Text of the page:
EDITORIAL ~ Issue. 14 – 04/2020

Dear Readers,

Dealing with the Past is a difficult topic to digest, especially in the conflict-prone Western Balkans. Before the online platforms made their dramatic entrance here, every truth from the conflicts was vulnerable to manipulation by leaders and their propaganda tools to revive the myths of great nations. Now these truths are subject to much needed critical thinking and it seems that social media and media platforms can be tools to reshape these processes, especially in terms of transparency and fact-checking. However, the online realm does have its drawbacks, particularly when tackling issues as sensitive as those relating to the conflict past. The ‘free-for-all’ nature of the internet, and the instant platform given to us by social media, means that anyone can write, post, or share any opinion that they see as “truth”, and with it, reach a large audience, fast.

[expander_maker id=”2″ more=”Read more” less=”Read less”]

One thing the online space does is to tear down many barriers to information, giving us access to both facts and disinformation, and allowing us to share these, regardless of the physical borders that enclose us. This gives each of us the power to check our news sources, check the facts, and check each other. Of course, this great freedom we have to express ourselves comes with a responsibility to monitor ourselves. There is a certain anonymity to commenting online, which can also be misused to hurl insults and express our pain through blaming and shaming others, through denying war crimes, and in effect our own feelings of guilt by association, and to perpetuate ‘us’ and ‘them’ rhetoric. So, although we have this great ‘real-time’ resource at our fingertips, we can choose to use it to critically analyze the past, to check the facts, to find out more or we can use it to push demagogic agendas and continue to deepen divisions and mistrust between us. With that in mind, dealing with the past online is a precarious task.

The line between self-expression and sharing demagogy is thin. In this edition of Balkan.Perspectives, contributing authors from across the Western Balkans highlight how this line shifts and bends. Belma Buljubašić, Besnike Salihu, Fahri Hiseni, Fitim Gashi, Jovana Prusina, Katerina Smileva, Srdjan Puhalo, and Vladan Djukanović stem from journalism, academia, law, and civil society, and despite writing from different contexts, align on many points.
On a final note, the 14th edition of Balkan.Perspectives entitled “How to Deal with the Past in the Digital Age? Western Balkans Online.” happens to also be our first fully online issue. From now on, all editions of the magazine will be presented in digital form only, available on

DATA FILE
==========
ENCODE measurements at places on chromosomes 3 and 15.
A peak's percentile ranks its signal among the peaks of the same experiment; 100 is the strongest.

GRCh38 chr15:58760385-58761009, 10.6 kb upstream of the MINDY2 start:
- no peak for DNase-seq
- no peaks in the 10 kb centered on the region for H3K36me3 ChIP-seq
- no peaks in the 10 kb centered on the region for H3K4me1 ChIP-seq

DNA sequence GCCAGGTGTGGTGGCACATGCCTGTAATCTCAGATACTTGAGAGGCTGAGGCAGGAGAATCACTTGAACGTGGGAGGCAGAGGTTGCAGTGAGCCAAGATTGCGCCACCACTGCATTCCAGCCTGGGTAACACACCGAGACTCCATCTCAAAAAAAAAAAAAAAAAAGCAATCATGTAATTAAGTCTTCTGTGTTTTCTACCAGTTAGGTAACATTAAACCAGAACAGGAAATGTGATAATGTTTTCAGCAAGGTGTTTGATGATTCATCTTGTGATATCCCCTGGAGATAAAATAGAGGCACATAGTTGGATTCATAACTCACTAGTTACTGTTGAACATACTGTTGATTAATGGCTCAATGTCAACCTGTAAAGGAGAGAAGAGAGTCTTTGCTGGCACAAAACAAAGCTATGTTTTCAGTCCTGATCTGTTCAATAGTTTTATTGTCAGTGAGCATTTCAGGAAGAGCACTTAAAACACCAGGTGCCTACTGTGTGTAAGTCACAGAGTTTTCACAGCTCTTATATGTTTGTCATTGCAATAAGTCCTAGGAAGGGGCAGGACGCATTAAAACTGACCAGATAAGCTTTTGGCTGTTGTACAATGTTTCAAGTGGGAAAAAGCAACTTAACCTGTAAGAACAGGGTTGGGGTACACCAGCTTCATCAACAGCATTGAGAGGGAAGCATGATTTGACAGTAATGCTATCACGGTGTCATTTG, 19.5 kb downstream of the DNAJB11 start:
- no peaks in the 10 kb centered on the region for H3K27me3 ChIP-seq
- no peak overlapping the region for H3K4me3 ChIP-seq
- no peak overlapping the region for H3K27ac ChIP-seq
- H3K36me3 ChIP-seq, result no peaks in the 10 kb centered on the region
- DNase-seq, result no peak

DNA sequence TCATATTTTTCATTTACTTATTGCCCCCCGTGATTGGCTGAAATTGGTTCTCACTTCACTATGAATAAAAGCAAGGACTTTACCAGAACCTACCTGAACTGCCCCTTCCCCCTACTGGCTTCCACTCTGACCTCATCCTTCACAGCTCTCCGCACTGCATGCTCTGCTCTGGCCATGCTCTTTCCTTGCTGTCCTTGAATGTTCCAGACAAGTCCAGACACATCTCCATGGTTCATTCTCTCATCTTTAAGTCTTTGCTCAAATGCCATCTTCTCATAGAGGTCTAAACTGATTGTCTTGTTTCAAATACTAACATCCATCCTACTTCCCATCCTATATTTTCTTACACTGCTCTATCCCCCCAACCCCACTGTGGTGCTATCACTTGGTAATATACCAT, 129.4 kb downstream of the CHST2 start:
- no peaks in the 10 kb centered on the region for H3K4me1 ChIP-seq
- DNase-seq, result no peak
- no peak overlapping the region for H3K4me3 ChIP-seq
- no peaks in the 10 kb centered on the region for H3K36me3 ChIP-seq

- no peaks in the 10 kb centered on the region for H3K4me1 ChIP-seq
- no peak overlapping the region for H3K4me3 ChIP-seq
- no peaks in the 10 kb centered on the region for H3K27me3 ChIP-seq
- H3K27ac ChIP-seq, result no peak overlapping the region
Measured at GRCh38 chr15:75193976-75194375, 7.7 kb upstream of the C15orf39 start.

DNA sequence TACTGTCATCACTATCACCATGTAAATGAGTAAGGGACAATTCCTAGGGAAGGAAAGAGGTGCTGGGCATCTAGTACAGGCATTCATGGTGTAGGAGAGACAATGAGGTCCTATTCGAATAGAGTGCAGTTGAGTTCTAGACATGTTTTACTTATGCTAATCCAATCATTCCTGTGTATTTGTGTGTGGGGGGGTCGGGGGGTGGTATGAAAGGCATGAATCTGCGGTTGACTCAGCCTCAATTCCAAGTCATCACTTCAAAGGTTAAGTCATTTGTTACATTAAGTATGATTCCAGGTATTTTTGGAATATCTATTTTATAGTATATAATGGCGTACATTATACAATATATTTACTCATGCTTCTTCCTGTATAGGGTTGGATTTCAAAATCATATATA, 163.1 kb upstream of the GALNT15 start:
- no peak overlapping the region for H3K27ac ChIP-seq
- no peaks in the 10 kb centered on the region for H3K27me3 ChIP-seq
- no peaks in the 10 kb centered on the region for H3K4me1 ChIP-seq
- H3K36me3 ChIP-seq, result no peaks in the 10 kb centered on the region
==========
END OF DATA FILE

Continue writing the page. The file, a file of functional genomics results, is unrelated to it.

We hope you find the articles in this edition of Balkan.Perspectives thought-provoking and engaging. As always, your feedback is welcome – please email us:

Stay safe during these destabilizing times,

Vanessa Robinson-Conlon / Editor-in-Chief


Remembering the past on Social Media

AUTHOR: VLADAN ĐUKANOVIĆ Photo credits: Vladan Đukanović We often treat social media as something new and even unknown, despite it having been part of our lives for over a decade. Ever since it made its explosive debut in the Balkans, […]

The Trials are Ending – Now What?

Photo credits: Jovana Prusina When we speak about transitional justice, we are also speaking about criminal justice, victims and witnesses, missing and internally displaced persons and their families, mass graves and the right to truth, reparations, lustrations and more. War […]

Inside the Trap of Fake News

AUTHOR: FITIM GASHI Photo credits:  Fitim Gashi Trigger Warning: This article contains graphic language depicting sexual violence against women that took place during the war in Kosovo. A member of the parliament caused a scandal with a photograph on the day […]

Close but Unknown

AUTHOR: FAHRI HISENI Photo credits: Fahri Hiseni It is difficult to comment on interethnic relations in any society and doing so from a Balkan perspective is no exception. One reason for this is the complex historical context within which the […]

Impressum 14 – 04/2020

Editor in Chief: Vanessa Robinson-Conlon

Editorial Team: Sunita Dautbegović-Bošnjaković, Martin Filipovski, Srđan Hercigonja, Vjollca Islami Hajrullahu, Nehari Sharri

Authors: Belma Buljubašić, Besnike Salihu, Fahri Hiseni, Fitim Gashi, Jovana Prusina, Katerina Smileva, Srđan Puhalo, and Vladan Gjukanović

Design (Cover page): Envinion

Translation: LBG Communications (Albanian), Luna Djordjevic (BCS), Martina Kimovska (Macedonian)

Proofreading: LBG Communications (Albanian), Zinaida Lakić (BCS), Zanet Ristoska (Macedonian), Lauren Hanna (English)